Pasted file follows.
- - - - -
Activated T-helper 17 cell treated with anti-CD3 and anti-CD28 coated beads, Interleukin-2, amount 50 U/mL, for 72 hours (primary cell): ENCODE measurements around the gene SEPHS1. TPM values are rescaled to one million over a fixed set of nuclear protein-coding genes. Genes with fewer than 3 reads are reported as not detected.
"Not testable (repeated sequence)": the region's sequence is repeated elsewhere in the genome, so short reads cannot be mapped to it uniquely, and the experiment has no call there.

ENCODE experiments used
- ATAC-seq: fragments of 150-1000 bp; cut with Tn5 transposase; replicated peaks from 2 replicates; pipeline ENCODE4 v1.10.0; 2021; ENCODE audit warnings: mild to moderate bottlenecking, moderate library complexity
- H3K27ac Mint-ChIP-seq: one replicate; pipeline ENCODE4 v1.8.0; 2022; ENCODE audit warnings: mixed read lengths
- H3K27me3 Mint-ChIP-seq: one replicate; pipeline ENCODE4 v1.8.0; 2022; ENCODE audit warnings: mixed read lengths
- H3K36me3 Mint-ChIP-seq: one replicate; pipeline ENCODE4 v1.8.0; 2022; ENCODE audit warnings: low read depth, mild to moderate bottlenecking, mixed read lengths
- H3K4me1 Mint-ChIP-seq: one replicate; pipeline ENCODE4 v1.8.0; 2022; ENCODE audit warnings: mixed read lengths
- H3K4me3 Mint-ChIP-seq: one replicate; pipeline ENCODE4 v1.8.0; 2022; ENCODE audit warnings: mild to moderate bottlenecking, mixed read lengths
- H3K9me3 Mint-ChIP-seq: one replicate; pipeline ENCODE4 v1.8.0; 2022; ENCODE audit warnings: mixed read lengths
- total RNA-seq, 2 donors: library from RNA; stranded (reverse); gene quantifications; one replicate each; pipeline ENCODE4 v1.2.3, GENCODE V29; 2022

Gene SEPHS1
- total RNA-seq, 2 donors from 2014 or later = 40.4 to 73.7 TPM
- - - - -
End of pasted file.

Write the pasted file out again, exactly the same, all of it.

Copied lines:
Activated T-helper 17 cell treated with anti-CD3 and anti-CD28 coated beads, Interleukin-2, amount 50 U/mL, for 72 hours (primary cell): ENCODE measurements around the gene SEPHS1. TPM values are rescaled to one million over a fixed set of nuclear protein-coding genes. Genes with fewer than 3 reads are reported as not detected.
"Not testable (repeated sequence)": the region's sequence is repeated elsewhere in the genome, so short reads cannot be mapped to it uniquely, and the experiment has no call there.

ENCODE experiments used
- ATAC-seq: fragments of 150-1000 bp; cut with Tn5 transposase; replicated peaks from 2 replicates; pipeline ENCODE4 v1.10.0; 2021; ENCODE audit warnings: mild to moderate bottlenecking, moderate library complexity
- H3K27ac Mint-ChIP-seq: one replicate; pipeline ENCODE4 v1.8.0; 2022; ENCODE audit warnings: mixed read lengths
- H3K27me3 Mint-ChIP-seq: one replicate; pipeline ENCODE4 v1.8.0; 2022; ENCODE audit warnings: mixed read lengths
- H3K36me3 Mint-ChIP-seq: one replicate; pipeline ENCODE4 v1.8.0; 2022; ENCODE audit warnings: low read depth, mild to moderate bottlenecking, mixed read lengths
- H3K4me1 Mint-ChIP-seq: one replicate; pipeline ENCODE4 v1.8.0; 2022; ENCODE audit warnings: mixed read lengths
- H3K4me3 Mint-ChIP-seq: one replicate; pipeline ENCODE4 v1.8.0; 2022; ENCODE audit warnings: mild to moderate bottlenecking, mixed read lengths
- H3K9me3 Mint-ChIP-seq: one replicate; pipeline ENCODE4 v1.8.0; 2022; ENCODE audit warnings: mixed read lengths
- total RNA-seq, 2 donors: library from RNA; stranded (reverse); gene quantifications; one replicate each; pipeline ENCODE4 v1.2.3, GENCODE V29; 2022

Gene SEPHS1
- total RNA-seq, 2 donors from 2014 or later = 40.4 to 73.7 TPM